“ ‘Who, when they were come down, prayed for them, that they might receive the Holy Ghost.’ ”
He made no answer. What could he answer? It is plain as day in the Word of God that before Pentecost and after, the first baptism and the subsequent fillings with the Holy Spirit were received in answer to definite prayer. Experience also teaches this.
Doubtless many have received the Holy Spirit the moment of their surrender to God before there was time to pray, but how many there are who know that their first definite baptism with the Holy Spirit came while they were on their knees or faces before God, alone or in company with others, and who again and again since that have been filled with the Holy Spirit in the place of prayer!
I know this as definitely as I know that my thirst has been quenched while I was drinking water. Early one morning in the Chicago Avenue Church prayer room, where several hundred people had been assembled a number of hours in prayer, the Holy Spirit fell so manifestly, and the whole place was so filled with His presence, that no one could speak or pray, but sobs of joy filled the place. Men went out of that room to different parts of the country, taking trains that very morning, and reports soon came back of the outpouring of God’s Holy Spirit in answer to prayer. Others went out into the city with the blessing of God upon them. This is only one instance among many that might be cited from personal experience.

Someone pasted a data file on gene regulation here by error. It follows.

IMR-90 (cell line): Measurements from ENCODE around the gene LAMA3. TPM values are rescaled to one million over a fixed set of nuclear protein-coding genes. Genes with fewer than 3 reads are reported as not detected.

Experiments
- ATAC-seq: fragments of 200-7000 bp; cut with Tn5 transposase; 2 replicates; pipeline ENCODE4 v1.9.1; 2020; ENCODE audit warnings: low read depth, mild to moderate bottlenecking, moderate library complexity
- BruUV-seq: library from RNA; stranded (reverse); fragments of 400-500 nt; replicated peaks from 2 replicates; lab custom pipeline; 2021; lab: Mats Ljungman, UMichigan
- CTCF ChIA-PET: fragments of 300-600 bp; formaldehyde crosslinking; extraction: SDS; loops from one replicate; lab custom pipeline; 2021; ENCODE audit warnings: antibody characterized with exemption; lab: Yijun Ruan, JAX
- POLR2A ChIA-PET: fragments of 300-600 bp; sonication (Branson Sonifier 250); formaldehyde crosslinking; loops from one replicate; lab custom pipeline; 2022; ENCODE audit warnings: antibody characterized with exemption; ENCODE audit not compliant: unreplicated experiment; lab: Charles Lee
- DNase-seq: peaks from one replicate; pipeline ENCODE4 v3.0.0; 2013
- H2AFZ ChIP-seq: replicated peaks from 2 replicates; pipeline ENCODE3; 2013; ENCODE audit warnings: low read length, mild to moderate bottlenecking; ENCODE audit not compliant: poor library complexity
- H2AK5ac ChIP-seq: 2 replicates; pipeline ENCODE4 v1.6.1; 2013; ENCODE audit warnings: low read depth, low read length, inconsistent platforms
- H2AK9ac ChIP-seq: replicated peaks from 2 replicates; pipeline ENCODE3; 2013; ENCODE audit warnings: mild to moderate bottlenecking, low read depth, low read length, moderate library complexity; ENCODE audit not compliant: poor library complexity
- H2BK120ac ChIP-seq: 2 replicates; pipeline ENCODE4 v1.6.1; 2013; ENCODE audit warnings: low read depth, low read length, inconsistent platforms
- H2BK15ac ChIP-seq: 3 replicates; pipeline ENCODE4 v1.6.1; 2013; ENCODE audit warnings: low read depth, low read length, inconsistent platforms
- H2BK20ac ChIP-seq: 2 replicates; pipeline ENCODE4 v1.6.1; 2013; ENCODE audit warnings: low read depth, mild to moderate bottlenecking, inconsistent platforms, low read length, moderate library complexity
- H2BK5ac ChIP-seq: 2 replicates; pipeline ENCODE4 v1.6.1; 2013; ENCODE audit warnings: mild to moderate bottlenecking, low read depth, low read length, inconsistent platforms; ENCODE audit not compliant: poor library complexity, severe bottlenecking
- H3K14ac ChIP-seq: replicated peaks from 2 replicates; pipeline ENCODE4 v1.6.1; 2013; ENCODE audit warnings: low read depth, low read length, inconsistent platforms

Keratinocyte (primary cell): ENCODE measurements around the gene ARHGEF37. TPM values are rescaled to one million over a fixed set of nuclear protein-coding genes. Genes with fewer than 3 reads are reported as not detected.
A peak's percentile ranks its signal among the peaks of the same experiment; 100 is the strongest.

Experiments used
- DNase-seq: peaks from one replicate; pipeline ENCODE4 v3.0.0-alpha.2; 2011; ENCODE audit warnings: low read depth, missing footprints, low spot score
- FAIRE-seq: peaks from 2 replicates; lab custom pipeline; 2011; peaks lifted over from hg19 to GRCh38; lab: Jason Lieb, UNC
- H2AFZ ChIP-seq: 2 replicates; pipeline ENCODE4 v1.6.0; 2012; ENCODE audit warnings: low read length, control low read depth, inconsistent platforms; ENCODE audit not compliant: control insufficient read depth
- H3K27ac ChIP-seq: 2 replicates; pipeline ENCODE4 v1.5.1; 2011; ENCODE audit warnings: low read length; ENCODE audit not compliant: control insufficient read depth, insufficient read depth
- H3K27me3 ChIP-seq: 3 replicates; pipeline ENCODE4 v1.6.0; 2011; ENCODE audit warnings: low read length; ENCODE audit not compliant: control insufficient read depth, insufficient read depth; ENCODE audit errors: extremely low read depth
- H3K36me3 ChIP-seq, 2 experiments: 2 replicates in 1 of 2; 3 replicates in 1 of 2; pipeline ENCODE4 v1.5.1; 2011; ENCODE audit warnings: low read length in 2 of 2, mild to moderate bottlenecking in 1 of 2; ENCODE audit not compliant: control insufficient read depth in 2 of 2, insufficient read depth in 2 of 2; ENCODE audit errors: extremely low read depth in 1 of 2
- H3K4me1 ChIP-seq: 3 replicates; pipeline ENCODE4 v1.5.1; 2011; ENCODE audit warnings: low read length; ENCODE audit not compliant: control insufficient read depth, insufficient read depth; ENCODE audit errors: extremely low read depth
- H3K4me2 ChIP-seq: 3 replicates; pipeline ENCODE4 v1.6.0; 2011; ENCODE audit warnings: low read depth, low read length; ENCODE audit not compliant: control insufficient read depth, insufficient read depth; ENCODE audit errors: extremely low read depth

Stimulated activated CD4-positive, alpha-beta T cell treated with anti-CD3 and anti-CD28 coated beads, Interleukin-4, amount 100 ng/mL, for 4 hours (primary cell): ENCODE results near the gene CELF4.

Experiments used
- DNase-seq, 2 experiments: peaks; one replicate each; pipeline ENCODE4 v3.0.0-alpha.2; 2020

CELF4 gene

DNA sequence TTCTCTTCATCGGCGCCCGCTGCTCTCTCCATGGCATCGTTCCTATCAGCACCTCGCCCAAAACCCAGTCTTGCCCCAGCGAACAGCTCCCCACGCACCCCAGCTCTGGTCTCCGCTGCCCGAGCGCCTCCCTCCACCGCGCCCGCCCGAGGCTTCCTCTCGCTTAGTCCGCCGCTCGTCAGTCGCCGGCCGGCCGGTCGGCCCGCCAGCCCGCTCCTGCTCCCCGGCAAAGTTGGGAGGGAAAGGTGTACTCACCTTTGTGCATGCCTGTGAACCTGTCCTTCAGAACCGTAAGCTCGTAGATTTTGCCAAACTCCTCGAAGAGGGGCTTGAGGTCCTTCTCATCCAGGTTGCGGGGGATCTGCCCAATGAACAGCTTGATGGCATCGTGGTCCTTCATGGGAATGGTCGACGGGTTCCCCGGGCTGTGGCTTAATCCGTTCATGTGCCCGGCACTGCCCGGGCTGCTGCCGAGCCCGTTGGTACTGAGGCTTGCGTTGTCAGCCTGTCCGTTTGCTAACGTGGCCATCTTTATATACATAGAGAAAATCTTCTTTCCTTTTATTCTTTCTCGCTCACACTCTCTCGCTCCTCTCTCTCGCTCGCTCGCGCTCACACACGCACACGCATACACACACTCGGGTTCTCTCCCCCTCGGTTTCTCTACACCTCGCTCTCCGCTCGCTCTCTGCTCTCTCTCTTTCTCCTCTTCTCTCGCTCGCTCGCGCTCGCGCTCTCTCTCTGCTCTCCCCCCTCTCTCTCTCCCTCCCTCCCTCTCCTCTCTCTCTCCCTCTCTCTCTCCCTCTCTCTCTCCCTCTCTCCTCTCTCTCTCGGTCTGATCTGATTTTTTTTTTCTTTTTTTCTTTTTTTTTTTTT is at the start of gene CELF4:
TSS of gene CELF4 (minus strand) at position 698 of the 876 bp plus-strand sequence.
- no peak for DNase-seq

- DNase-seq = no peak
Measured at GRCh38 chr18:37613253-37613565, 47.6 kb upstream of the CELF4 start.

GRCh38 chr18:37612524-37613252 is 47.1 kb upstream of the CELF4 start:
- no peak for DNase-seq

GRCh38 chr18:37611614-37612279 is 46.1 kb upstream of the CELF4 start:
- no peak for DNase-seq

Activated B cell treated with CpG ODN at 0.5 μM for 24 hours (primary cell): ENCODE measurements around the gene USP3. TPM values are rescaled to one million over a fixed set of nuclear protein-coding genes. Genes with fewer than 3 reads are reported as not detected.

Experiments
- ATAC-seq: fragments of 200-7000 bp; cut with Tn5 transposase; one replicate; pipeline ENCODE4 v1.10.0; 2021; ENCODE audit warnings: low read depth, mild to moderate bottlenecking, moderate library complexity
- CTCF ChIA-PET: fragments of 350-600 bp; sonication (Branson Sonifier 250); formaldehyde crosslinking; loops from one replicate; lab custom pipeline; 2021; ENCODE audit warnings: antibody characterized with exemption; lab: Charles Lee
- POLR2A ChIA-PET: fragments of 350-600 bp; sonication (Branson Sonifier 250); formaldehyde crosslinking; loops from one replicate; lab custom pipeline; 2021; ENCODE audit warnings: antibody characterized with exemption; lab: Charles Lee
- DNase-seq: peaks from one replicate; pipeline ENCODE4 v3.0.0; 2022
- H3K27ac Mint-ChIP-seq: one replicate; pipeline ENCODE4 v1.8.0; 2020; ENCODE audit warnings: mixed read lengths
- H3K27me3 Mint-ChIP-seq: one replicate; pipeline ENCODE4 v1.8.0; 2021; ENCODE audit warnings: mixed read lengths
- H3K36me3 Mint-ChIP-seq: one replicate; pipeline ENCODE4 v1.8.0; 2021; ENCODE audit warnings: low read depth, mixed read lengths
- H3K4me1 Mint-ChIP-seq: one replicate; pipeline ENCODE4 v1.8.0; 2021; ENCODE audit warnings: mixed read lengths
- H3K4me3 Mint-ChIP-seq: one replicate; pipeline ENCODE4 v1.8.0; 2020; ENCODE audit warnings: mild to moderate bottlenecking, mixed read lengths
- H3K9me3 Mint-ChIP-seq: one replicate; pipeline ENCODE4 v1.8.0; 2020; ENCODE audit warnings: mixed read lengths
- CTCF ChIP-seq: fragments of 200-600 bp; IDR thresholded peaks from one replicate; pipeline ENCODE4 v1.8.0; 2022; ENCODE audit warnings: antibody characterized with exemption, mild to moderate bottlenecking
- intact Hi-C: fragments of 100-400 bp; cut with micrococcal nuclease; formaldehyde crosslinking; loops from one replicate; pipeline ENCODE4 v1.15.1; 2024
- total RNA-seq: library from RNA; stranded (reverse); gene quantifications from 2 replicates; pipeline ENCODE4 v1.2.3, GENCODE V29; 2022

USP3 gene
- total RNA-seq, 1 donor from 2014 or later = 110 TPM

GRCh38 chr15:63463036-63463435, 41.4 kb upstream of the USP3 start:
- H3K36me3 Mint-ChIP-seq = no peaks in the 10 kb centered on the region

If we would only spend more time in prayer, there would be more fullness of the Spirit’s power in our work. Many and many a man who once worked unmistakably in the power of the Holy Spirit is now filling the air with empty shoutings, and beating it with his meaningless gesticulations (a gesture, especially a dramatic one) because he has let prayer be crowded out. We must spend much time on our knees before God if we are to continue in the power of the Holy Spirit.
- The tenth reason for constant, persistent, sleepless, overcoming prayer is that prayer is the means that Christ has appointed whereby our hearts shall not become overcharged with surfeiting and drunkenness and cares of this life, and so the day of Christ’s return come upon us suddenly as a snare.
One of the most interesting and solemn passages upon prayer in the Bible is along this line. (Luke 21:34–36.) “Take heed to yourselves, lest at any time your hearts be overcharged with surfeiting and drunkenness and cares of this life, and so that day come upon you unawares. For as a snare shall it come on all them that dwell on the face of the whole earth. Watch ye therefore, and pray always, that ye may be accounted worthy to escape all these things that shall come to pass, and to stand before the Son of man.” According to this passage, there is only one way in which we can be prepared for the coming of the Lord when He appears, that is, through much prayer.
The coming again of Jesus Christ is a subject that is awakening much interest and much discussion in our day, but it is one thing to be interested in the Lord’s return and to talk about it, and quite another thing to be prepared for it. We live in an atmosphere that has a constant tendency to unfit us for Christ’s coming. The world tends to draw us down by its gratifications and by its cares. There is only one way to which we can rise triumphant above these things—by constant watching unto prayer, that is, by sleeplessness unto prayer. “Watch” in this passage is the same strong word used in Eph. 6:18, and “always” the same strong phrase “in every season.” The man who spends little time in prayer, who is not steadfast and constant in prayer, will not be ready for the Lord when He comes. But we may be ready. How? Pray! Pray! Pray!